Students at St. Thomas University have mixed feelings about the university’s new mental health fee, a year after 71 per cent of students who voted in the referendum, voted in favour of it.
The referendum resulted in a $33.91 fee added to full-time students’ accounts in September. Part-time students pay $3.30 for each three credit course.
Brianna Workman, St. Thomas University Students’ Union president, said government and corporate funding would match “student donations,” which was the incentive in choosing a higher fee.
Workman said the fee is considered a donation because the fees are given to the university’s capital campaign, which is then allocated to mental health funding.
“There has been a lot of conversations about other corporations and organizations being able to match what students put in, so there was a little bit of, if we give a bit more we’ll probably get more in return, because other organizations had said they would match a student donation,” said Workman.
STUSU doesn’t see the money collected from this fee, but it does allocate $1,750 of its own funds to mental health.
The funds collected from the mental health fee goes toward services like the self-care series. The series began in 2016, before STU introduced the fee, but since receiving more money, events have been added including dog therapy, yoga sessions and movie nights.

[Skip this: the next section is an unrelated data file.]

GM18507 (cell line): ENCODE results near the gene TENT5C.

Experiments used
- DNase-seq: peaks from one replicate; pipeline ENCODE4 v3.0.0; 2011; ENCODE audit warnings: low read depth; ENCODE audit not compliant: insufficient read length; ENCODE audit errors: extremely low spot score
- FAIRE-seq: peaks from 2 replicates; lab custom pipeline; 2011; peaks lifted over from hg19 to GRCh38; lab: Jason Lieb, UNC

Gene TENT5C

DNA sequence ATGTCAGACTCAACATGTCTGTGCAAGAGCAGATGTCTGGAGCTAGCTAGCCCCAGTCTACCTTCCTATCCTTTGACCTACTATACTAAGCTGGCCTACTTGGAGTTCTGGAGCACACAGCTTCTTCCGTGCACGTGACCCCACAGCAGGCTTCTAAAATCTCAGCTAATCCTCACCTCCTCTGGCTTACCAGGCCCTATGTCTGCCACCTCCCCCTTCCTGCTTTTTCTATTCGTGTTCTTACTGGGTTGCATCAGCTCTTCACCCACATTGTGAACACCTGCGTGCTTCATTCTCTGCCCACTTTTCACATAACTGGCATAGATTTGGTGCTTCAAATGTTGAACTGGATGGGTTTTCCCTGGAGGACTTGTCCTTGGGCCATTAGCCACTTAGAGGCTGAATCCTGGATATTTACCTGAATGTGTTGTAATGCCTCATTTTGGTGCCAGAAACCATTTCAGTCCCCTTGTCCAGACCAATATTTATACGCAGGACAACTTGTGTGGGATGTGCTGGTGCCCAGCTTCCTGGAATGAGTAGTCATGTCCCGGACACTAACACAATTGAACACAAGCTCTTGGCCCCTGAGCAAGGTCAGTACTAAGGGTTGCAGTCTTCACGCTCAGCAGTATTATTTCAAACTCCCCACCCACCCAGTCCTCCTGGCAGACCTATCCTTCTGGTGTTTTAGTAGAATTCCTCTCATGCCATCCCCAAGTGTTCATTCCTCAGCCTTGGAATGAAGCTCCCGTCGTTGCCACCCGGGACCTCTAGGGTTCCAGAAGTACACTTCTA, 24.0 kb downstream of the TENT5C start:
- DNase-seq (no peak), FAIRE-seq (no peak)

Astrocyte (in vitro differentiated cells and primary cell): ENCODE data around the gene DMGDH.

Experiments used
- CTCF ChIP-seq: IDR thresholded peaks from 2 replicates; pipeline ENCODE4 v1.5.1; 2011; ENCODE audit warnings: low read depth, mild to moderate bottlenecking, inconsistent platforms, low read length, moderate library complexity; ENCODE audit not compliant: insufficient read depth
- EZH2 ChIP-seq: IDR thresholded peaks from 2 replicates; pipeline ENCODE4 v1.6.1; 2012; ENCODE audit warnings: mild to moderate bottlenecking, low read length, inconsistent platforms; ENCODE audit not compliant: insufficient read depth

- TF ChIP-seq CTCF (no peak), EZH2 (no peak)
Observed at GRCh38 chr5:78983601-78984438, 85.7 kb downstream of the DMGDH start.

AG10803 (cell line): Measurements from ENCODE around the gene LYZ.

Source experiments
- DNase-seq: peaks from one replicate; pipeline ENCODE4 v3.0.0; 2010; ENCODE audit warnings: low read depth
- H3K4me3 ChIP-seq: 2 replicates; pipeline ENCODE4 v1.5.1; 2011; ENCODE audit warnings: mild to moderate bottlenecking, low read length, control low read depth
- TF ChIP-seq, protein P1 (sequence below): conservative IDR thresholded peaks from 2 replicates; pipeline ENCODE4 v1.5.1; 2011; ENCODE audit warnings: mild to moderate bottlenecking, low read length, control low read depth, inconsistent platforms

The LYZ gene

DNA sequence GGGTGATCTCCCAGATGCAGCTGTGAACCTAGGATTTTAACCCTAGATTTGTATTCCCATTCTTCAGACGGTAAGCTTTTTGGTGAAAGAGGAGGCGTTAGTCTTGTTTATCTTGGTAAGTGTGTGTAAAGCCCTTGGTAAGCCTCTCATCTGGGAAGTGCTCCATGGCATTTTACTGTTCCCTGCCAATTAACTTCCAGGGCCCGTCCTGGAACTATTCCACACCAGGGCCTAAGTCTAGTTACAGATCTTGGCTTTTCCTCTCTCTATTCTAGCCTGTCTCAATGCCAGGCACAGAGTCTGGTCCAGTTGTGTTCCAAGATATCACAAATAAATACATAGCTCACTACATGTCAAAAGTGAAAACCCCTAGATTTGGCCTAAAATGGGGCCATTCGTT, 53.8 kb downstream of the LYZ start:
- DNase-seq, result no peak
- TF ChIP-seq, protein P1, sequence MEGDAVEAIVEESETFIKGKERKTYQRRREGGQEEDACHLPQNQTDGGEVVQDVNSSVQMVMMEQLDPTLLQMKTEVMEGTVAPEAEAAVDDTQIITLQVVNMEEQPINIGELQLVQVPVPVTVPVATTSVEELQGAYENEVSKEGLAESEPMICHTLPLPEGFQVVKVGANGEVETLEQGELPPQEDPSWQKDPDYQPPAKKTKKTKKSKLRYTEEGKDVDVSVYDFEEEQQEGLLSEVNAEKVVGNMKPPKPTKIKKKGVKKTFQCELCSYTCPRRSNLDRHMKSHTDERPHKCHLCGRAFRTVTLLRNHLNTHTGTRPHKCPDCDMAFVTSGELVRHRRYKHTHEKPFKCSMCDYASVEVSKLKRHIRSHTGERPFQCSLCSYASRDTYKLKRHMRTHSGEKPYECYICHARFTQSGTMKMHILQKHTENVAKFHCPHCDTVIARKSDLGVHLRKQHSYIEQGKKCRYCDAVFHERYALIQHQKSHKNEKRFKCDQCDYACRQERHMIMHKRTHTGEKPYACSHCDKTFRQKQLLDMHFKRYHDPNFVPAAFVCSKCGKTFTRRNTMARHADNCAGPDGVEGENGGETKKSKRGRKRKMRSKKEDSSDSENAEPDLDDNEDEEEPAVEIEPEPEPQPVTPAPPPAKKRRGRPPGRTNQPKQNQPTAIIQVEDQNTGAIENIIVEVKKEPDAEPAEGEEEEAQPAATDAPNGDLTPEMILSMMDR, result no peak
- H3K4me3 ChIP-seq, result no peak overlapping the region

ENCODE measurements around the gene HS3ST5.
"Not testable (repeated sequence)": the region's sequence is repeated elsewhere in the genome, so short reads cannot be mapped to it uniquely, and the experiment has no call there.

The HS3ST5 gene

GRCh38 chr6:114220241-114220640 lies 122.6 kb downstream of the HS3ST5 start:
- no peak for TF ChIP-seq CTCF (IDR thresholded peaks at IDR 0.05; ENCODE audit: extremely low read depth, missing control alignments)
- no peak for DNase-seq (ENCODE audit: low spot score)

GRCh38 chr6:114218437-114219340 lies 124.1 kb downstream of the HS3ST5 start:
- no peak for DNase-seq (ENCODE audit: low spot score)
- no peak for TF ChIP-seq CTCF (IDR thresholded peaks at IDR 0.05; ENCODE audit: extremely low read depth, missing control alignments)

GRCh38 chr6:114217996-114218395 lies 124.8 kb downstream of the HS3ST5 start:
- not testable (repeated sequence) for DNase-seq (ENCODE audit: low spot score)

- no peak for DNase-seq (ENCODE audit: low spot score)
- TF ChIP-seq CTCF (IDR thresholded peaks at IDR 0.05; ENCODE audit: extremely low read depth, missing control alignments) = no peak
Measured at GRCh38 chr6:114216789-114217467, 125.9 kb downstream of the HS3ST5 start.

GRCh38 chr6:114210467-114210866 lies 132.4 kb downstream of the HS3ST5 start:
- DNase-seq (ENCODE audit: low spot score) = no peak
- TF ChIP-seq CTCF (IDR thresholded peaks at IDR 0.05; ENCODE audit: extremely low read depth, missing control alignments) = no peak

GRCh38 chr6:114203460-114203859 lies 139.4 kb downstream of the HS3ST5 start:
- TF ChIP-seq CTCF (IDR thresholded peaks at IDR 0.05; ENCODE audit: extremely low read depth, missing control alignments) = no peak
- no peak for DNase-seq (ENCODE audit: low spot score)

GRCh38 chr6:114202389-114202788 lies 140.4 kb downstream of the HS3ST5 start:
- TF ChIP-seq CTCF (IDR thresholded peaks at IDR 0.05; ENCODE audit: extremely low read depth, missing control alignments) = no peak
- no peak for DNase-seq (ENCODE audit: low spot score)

Kelly Humber-Kelly, the mental health coordinator and counsellor at STU, said the new programs aim at increasing comfort on campus by helping students with social and academic success.
These programs include a peer support centre that’s staffed with volunteers Monday through Friday, retreats targeted toward groups in need and mental health training and workshops. The Mental Health Advisory Committee advises the university about what the money should be spent on regarding mental health services and resources on campus. The committee hopes the new services will lower the number of people going to counselling, leaving shorter lines for those in desperate need.
Although it hasn’t been determined what the funding will go to specifically, the committee is planning on developing an action plan outlining their goals.
Laura Wade, a second-year student, believes the conversation around mental health on campus is improving, but it’s important students become aware of the services offered.
“Promotion is a big thing so people know where to go if they need help,” said Wade.
Wade said the constant flow of assignments and new surroundings can be overwhelming, which is why she believes mental health support and services should be a priority.
“I’m always excited for dog therapy and I think it just gets people out, just gets them to take a break from their routine and just focus on themselves instead of work, or a job, or anything. I think it is a valuable asset,” said Wade.
Taylor Smith, a second-year student, thinks the awareness the fee brings is good, but she doesn’t believe everyone should be forced to pay it.
“I think that it should be waived like the dental and health because for me I have other resources that I could and will go to if I need mental health support. It should be like the health and dental plan where you can opt out,” said Smith.
Wasiimah Joomun, STUSU vice-president student life, views not paying the fee as promoting mental health stigma. Joomun said the fee goes toward preventive and proactive measures to try and shorten the wait time for students seeking crisis intervention and counselling.
“Mental health is present in anyone regardless of who you are. It’s just how you take care of it, how you cope with it. I feel like opting out of this means you don’t really share the opinion that mental health is important and it kind of feeds into the stigma around mental health.”
With files from Haley Stairs